You’ve probably heard the pejorative term identity politics used to demean people who typically are in some minority demographic and are calling for changes, such as protecting civil rights (heaven forbid). Ironically, there is another kind of identity politics: white supremacism. Taken together, the potential for a terrible conflict is frightening.
Still, some of the left-leaning identity questions are cringe-worthy to me. For example, an NPR headline for a talk show that reads, “Democrats Consider: Is A White, Straight Man The Safe Bet Against Trump?” After all, all the women candidates are labelled as such and there is also a candidate who is gay, which you must be more aware of then his veteran status. What about the policy differences and career backgrounds among the women? Are they just women candidates? Thankfully, many news reports are focusing on policy specifics rather than the demographic profiles of the candidates.
When questions like the quoted headline above are prevalent and the apparent constant need to categorize people demographically appears relentless, I too roll my eyes at such identity politics. To be fair, the rise of identity politics is easily recognizable as response to feeling your point of view is not well represented among elected officials, who remain mostly older white males. On the flip side are people who appear to take furious exception to anyone pointing out that the preponderance of elected officials on the federal and state levels are white men, which is not entirely representative of the populace at large and could lead to policy determinations that are based on a limited understanding or bias. A better informed democracy gets information from multiple points of view before determining the optimal policy.
But what is identity? Let’s take a step or two back. You might be in a Growing Up in [Your Hometown] group on Facebook, which is a lot of fun with people sharing old memories about schools, community activities, etc. with great photos and newspaper clippings. My hometown happens to be fairly diverse (black and white people, mostly) and it’s a lot of fun to recall everything from the “Soul Stompers” dance troupe to lacrosse clinics in town parks and from favorite pizza joints to favorite high school teachers. A really great thread started with the question, where was your first job, with people recalling minimum wage jobs at establishments that are long-gone. It’s an affluent town, but it not exclusionary. Hence, I am proud it’s part of my identity.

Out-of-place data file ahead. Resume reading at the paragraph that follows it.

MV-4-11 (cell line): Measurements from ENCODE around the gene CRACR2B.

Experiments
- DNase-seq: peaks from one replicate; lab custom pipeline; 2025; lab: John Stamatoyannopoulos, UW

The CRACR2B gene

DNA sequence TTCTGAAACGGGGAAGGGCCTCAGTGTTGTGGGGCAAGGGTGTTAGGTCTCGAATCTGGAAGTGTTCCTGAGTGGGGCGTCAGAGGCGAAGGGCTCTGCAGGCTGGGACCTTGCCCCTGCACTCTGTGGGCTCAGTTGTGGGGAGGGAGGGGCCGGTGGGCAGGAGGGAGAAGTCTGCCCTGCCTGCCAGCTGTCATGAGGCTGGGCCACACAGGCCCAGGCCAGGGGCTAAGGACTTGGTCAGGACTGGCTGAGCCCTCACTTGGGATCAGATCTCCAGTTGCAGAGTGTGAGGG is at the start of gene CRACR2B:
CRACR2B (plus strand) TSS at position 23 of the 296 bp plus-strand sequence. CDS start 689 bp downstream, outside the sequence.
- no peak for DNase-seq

We all have facets of identity. These components may include family heritage, the location(s) of your upbringing, your education, your religion, your hobbies, your political beliefs, etc. There is nothing wrong with being proud of this mosaic that makes you unique and simultaneously part of larger things, including community. When it gets limiting, or worse, dangerous, is when people use an identifier as a club to knock aside others.
And, the tendency to deride others by geography is a constant. A candidate for the Federal Reserve Board who is a native of Chicago once referred to Cleveland and Cincinnati as the “armpits of America.” People from the East Coast look down on Texas as backward, the latest example being outrage that an African-American principal at Houston high school set forth a dress code for parents. While she is being accused of being classist, some locals applaud her for having a point. This, at a time when a white supremacist ringleader of a black man’s lynching is being executed for the crime that made poor Jasper, Texas, notorious. Incidentally, it was the faith community there, black and white, that came together to heal the town, which you can read about here in a local paper.
When I moved to Houston, a lot of people I knew professionally and personally in Washington, D.C., and New York thought I was crazy to move to Texas. Frankly, it’s been one of the most rewarding things I have ever done with my life.
When you bemoan the existence of all Texans or all Southerners because of perceptions that all of the above are in the Klan or some such, how are you any different than a conspiracy theorist who believes, say, George Soros covered up Roswell to help alien Hillary Clinton get elected or whatever. Start looking at someone’s actual policy positions. I can understand why LGBTQ people take exception to Sen. Ted Cruz, R-Texas, who has taken positions against gay marriage. That is a specific policy position. Let’s focus on those and less on what color someone or where they are from or what party they are in. Let’s also recognize that you can vociferously disagree on one issue and agree on another. For instance, Cruz maintains he is a free trader and anti-tariff. Still waiting for him to make some inroads on that with the current White House occupant.
Ideally, people with different component identities can share a lot in common. For example, Americans are all Americans. There is the idea that our diversity is our strength because someone with different life experiences than your own may see the resolution to a problem before you do or you can figure it out together with two heads being better than a homogenous one. Maybe if you can succeed together on one issue, you can at least get the other person to see where you are coming from on some other diametrically opposed issue.
It’s also a lot of fun to share a viewpoint or experience with someone with whom you might not have much else in common. That’s called humanity.
p.s. Can the social media platforms please identify the Russian trolls with icon badges?
The Sage Leopard, firstname.lastname@example.org